Please use this identifier to cite or link to this item:
Blog posts and traditional assignments by first- and second-language writers
|Title:||Blog posts and traditional assignments by first- and second-language writers|
|Issue Date:||01 Jun 2017|
|Publisher:||University of Hawaii National Foreign Language Resource Center|
Michigan State University Center for Language Education and Research
|Citation:||Elgort, I. (2017). Blog posts and traditional assignments by first- and second-language writers. Language Learning & Technology, 21(2), 52–72. https://dx.doi.org/10125/44611|
|Abstract:||This study investigates differences in the language and discourse characteristics of course blogs and traditional academic submissions produced in English by native (L1) and advanced second language (L2) writers. One hundred and fifty two texts generated by 38 graduate students within the context of the same Master’s level course were analysed using Coh-Metrix indices at the surface code, textbase and situation model levels. The two text types differed in their lexical sophistication, syntactic complexity, use of cohesion and agency. Overall, the traditional course assignments were more formal, lexically sophisticated and syntactically complex, while the blog posts contained more semantic and situational redundancy, resulting in higher readability, and communicated a clearer sense of agency. There were also reliable differences between the textual artefacts generated by the L1 and L2 writers, one of which was a more traditional impersonal academic style of the L2 texts. Although no interaction was observed between the two independent variables in the Coh-Metrix analyses, an additional analysis of human ratings showed that the blog posts were rated lower on the use of language than traditional assignments for the L2, but not L1, writers. Limitations of the computational text analysis and pedagogical implications of the findings are considered.|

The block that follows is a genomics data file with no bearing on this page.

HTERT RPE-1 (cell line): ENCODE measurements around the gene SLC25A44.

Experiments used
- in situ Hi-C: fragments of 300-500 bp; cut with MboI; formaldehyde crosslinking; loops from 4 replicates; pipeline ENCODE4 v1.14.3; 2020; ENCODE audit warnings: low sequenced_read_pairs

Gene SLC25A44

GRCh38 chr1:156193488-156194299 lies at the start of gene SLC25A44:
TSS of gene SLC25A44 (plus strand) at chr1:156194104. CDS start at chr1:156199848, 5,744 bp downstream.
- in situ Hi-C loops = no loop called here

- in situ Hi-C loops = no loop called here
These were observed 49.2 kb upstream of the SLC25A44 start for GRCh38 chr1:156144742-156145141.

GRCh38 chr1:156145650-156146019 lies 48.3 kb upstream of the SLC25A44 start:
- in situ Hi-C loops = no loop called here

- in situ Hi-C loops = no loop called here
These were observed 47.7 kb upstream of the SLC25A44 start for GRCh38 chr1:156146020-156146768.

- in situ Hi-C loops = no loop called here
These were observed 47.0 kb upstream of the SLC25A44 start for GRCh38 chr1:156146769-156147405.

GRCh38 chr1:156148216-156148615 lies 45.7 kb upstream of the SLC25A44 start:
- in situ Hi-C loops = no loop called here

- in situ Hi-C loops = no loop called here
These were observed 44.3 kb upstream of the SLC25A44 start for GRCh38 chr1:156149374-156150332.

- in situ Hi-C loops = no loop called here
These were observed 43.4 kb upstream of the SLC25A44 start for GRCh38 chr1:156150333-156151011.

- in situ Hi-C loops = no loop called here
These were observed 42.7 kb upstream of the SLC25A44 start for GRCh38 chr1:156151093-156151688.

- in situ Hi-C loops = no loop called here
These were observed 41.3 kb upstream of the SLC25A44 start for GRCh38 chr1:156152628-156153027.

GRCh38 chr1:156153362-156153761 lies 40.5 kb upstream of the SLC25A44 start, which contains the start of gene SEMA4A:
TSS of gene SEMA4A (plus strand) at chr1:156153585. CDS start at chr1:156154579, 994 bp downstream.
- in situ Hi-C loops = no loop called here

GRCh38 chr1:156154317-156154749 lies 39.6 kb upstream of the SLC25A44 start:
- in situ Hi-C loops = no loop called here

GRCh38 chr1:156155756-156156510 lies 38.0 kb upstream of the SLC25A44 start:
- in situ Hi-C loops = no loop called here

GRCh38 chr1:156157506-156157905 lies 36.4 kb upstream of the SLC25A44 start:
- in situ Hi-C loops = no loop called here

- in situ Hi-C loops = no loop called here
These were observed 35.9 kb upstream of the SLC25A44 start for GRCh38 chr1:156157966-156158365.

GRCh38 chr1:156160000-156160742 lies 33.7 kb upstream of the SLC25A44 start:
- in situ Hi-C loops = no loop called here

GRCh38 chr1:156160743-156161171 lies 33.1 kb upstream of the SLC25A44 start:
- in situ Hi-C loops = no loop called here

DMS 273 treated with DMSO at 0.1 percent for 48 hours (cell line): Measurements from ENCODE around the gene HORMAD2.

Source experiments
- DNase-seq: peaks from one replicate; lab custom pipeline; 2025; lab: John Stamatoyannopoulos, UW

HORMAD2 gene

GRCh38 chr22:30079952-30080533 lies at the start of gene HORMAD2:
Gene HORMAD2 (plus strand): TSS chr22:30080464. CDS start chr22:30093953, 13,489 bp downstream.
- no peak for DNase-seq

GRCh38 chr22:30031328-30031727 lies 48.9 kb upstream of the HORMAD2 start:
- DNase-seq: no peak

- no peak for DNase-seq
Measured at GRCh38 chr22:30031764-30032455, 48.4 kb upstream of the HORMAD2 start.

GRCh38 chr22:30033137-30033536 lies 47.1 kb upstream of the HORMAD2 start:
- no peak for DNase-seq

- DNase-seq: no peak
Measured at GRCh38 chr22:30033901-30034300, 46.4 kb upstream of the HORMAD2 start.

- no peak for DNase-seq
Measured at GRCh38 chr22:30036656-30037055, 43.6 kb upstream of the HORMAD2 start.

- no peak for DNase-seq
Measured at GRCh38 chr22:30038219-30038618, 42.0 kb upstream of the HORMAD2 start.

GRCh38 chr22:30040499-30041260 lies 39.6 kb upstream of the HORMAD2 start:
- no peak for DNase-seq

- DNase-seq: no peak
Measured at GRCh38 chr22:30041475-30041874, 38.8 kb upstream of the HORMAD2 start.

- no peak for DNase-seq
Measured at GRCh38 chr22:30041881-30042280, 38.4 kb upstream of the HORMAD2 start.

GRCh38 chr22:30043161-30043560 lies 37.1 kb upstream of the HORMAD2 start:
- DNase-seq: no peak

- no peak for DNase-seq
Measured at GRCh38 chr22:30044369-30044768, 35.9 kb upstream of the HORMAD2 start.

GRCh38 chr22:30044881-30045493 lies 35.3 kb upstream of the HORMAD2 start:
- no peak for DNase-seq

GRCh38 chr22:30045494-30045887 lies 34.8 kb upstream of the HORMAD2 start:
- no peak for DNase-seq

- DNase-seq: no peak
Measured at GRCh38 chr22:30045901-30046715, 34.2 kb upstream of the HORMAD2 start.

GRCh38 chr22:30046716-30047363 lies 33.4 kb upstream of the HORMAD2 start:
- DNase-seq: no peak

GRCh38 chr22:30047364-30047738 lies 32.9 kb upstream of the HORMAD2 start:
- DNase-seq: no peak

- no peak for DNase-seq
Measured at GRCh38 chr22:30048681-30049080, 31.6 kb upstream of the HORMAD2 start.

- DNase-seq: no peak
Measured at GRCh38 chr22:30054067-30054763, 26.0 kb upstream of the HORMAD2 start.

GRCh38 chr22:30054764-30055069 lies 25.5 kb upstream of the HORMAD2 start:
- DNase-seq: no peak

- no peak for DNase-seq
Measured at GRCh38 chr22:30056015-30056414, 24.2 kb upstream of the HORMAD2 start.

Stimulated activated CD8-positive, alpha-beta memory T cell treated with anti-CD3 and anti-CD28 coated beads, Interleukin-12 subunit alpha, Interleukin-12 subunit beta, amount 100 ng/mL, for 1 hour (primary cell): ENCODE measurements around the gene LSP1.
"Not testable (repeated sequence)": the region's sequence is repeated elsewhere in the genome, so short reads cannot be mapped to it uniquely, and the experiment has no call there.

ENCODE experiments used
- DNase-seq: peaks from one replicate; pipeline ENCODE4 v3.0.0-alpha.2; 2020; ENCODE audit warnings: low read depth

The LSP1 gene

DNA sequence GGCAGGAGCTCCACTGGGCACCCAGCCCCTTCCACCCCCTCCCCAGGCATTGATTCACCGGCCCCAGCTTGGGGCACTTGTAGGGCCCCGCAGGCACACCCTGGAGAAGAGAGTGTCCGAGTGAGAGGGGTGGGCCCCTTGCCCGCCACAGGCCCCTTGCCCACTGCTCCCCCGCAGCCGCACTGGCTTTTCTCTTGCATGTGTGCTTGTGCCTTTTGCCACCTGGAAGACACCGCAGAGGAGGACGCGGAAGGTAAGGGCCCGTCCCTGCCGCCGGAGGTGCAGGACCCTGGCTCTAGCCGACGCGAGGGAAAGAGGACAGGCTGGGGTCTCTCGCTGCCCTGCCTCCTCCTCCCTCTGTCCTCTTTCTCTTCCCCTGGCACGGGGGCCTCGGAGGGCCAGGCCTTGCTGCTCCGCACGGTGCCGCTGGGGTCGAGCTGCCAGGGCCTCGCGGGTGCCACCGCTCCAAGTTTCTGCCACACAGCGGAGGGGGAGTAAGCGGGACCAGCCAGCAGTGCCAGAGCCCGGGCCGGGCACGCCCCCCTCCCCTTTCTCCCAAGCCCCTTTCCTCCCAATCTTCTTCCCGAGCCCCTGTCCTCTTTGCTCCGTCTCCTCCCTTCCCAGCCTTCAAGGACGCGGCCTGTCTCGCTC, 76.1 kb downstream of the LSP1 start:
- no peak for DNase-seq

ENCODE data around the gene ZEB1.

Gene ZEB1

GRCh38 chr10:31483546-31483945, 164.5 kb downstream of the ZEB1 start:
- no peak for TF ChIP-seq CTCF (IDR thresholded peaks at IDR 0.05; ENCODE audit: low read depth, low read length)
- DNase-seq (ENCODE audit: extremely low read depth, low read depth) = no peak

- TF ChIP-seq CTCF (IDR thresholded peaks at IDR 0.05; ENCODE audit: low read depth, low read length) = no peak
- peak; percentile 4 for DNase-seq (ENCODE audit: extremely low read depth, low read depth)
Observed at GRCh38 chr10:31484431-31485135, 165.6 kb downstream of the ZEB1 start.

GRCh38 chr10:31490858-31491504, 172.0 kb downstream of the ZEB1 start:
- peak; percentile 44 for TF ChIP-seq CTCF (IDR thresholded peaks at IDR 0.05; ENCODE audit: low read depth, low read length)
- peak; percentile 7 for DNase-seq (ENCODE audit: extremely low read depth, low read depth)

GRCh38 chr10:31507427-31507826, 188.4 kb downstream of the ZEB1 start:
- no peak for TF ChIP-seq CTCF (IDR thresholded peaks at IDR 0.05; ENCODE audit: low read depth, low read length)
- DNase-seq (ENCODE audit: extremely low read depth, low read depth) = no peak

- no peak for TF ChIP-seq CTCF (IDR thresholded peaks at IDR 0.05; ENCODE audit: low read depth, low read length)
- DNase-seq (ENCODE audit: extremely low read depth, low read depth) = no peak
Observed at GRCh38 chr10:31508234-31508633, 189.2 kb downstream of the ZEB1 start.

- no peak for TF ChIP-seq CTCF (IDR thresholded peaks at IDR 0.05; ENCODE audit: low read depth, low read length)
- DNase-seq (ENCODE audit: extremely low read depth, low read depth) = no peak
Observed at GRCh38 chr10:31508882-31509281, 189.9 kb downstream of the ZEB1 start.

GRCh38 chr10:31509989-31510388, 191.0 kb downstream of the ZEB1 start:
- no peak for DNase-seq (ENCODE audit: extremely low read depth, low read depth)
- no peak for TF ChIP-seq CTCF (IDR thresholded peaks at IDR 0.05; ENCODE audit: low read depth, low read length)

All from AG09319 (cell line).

|Appears in Collections:||Volume 21 Number 2, June 2017|
Please contact firstname.lastname@example.org if you need this content in an alternative format.
Items in ScholarSpace are protected by copyright, with all rights reserved, unless otherwise indicated.